The iconic “cross” that is etched on its face made Mount of the Holy Cross a historic mountain. Although the cross is not as prominent as it once was, Holy Cross is still one of the most recognized and well-known peaks among the Fourteeners. It is also one of the more arduous and remote peaks, and its beauty and fame draws thousands of hikers each year.
We first started focusing on intense trail reconstruction on Holy Cross in 2012. Halfmoon Pass, the easiest and most common route to the summit of Holy Cross, has a number of user-defined trails that would often lead hikers away from the summit and into unknown territory. The trail that CFI has been constructing contains features that make the actual summit trail easier to follow and less susceptible to erosion over time. This year, the crew’s mission was comprised of four main goals:
1) Continue adding features to the Halfmoon trail, especially on the east side of Halfmoon Pass, and begin reconstruction of the Notch Mountain Trail
2) Conduct restoration of the previous user-defined trails
3) Close user-defined campsites and educate hikers about using the new designated campsites in East Cross Creek and proper Leave No Trace ethics.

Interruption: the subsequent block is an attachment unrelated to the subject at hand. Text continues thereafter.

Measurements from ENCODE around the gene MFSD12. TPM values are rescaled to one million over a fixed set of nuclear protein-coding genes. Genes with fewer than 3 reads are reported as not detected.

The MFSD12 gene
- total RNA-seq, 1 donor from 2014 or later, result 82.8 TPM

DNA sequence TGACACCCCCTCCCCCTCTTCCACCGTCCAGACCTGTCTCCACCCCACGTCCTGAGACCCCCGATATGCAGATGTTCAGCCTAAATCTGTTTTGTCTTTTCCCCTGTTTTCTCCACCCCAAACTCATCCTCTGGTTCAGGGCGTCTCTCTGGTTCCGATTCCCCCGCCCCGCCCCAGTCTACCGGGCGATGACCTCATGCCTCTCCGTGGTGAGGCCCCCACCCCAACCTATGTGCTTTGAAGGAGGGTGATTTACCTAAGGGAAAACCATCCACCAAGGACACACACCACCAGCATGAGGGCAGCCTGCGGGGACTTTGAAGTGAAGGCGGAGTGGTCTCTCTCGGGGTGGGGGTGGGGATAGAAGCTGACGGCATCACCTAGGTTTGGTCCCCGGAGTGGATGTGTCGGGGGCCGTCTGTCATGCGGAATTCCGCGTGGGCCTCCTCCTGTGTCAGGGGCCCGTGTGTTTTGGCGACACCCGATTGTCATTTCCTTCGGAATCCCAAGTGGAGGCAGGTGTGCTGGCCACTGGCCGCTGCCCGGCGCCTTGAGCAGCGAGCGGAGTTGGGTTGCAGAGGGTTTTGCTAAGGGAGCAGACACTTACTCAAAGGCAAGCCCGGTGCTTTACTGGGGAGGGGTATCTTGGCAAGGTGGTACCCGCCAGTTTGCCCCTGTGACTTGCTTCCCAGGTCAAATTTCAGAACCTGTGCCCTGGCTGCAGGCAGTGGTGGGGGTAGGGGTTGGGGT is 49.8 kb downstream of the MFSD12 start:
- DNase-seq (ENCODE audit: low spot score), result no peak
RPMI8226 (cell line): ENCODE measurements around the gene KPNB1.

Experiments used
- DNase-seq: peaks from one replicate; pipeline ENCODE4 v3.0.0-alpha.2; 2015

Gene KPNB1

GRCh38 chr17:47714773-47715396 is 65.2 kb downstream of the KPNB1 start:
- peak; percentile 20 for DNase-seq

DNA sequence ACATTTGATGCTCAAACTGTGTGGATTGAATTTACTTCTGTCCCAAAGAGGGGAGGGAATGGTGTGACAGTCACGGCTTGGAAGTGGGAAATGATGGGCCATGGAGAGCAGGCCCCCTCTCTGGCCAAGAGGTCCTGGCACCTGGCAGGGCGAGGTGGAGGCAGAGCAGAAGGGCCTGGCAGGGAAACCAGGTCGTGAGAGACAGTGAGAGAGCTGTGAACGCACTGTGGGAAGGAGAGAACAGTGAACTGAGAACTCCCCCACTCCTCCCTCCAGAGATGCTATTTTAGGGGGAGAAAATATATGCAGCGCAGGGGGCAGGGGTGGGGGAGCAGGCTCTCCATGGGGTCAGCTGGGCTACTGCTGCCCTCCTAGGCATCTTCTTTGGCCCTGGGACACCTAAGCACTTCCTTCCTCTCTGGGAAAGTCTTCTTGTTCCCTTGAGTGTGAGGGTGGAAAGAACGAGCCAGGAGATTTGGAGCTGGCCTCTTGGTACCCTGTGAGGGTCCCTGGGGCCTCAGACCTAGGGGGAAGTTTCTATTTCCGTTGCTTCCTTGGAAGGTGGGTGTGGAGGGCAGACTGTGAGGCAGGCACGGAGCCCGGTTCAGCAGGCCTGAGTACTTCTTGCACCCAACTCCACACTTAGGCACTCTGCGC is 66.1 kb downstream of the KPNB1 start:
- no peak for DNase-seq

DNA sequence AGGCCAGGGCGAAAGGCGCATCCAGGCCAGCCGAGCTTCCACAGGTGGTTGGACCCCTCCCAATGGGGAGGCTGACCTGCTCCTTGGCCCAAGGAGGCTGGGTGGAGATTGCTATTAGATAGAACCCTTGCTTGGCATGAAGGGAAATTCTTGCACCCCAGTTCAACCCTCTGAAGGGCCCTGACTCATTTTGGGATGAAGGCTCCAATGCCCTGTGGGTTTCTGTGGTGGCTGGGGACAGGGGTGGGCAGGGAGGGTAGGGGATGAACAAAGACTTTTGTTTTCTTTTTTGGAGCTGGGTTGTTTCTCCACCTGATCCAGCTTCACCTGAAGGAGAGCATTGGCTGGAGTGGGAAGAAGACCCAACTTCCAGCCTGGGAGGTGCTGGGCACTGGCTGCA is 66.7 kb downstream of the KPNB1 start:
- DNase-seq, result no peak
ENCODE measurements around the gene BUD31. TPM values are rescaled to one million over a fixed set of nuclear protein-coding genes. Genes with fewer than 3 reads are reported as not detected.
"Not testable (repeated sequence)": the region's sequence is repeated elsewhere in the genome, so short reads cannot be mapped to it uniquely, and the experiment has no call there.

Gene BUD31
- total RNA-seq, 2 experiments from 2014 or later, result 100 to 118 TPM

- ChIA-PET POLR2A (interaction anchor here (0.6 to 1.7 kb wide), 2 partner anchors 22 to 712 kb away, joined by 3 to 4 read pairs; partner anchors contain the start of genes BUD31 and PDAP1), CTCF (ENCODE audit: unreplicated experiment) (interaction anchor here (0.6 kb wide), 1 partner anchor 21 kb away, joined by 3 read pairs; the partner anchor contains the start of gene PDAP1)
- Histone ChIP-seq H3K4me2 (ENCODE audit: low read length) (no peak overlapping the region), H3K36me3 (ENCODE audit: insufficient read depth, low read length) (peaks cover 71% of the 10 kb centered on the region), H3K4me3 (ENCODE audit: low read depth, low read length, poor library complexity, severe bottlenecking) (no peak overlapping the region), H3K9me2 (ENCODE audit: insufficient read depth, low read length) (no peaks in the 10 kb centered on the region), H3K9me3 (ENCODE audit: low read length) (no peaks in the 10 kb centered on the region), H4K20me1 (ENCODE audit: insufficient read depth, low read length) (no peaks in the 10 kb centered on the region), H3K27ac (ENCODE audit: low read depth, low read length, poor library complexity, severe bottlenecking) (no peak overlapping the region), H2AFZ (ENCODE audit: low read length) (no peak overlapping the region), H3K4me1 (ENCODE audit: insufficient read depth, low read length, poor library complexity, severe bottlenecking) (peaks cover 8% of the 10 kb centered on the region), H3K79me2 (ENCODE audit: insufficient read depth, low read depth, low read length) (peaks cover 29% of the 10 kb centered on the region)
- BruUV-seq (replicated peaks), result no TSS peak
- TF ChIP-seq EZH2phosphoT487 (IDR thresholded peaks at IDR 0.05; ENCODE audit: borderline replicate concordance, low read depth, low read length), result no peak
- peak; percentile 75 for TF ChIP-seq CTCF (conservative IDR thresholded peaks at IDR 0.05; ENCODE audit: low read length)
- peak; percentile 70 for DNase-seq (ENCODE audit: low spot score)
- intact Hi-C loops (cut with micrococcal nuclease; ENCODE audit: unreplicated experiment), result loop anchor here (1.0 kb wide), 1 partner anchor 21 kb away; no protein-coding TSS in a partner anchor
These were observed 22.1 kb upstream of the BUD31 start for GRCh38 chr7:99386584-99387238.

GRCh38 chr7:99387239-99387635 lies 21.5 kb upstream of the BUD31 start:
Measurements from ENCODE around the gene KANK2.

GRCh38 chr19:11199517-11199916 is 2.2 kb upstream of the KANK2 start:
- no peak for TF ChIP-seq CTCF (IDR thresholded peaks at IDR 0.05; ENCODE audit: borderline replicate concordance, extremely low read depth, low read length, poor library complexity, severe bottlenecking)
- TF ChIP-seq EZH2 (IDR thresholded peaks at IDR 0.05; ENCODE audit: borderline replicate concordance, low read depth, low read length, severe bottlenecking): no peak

4) Install new educational panels on the Halfmoon trailhead kiosk and a camping-specific kiosk in East Cross Creek.
Leading CFI’s Holy Cross crew were Rob Duddy and Christina (Steena) Cultrara. While Rob has worked previously with CFI as a member of the Rocky Mountain Youth Corps, neither he nor Steena have ever lead a crew for CFI before. The two ultimately accomplished some great work, successfully reaching each of the three goals identified at the beginning of the season. They maintained 12.6 miles of trail and over 400 linear feet of drains, installed 61 crib steps and 35 check steps, and cleared 31 trees from the trail. They also managed to interact with countless hikers and campers in East Cross Creek, which will contribute to an increased general knowledge of sustainable camping on Holy Cross.
Rob and Steena encountered their own challenges on Holy Cross. They were required to adhere to USFS Wilderness regulations, as Holy Cross is located in the Holy Cross Wilderness, which meant restrictions on tools and procedures used for trail maintenance. The Holy Cross Wilderness also caused them issues as a vast and isolated area. Patrolling for user-made campsites meant following the user-defined trails, and our crew discovered first-hand just how misleading these trails can be as they became lost on several instances. Nevertheless, we are extremely happy with the work that Rob and Steena accomplished on Holy Cross, and we are looking forward to continuing work on Holy Cross in the seasons to come.
We would like to thank the National Forest Foundation’s Ski Conservation Fund, Vail Resorts, Copper Mountain Resort, Arapaho Basin Ski Area, and Patagonia for making this project possible. We would also like to thank Rob and Steena and volunteers from Volunteers for Outdoor Colorado and Colorado College for some great work on Holy Cross this season!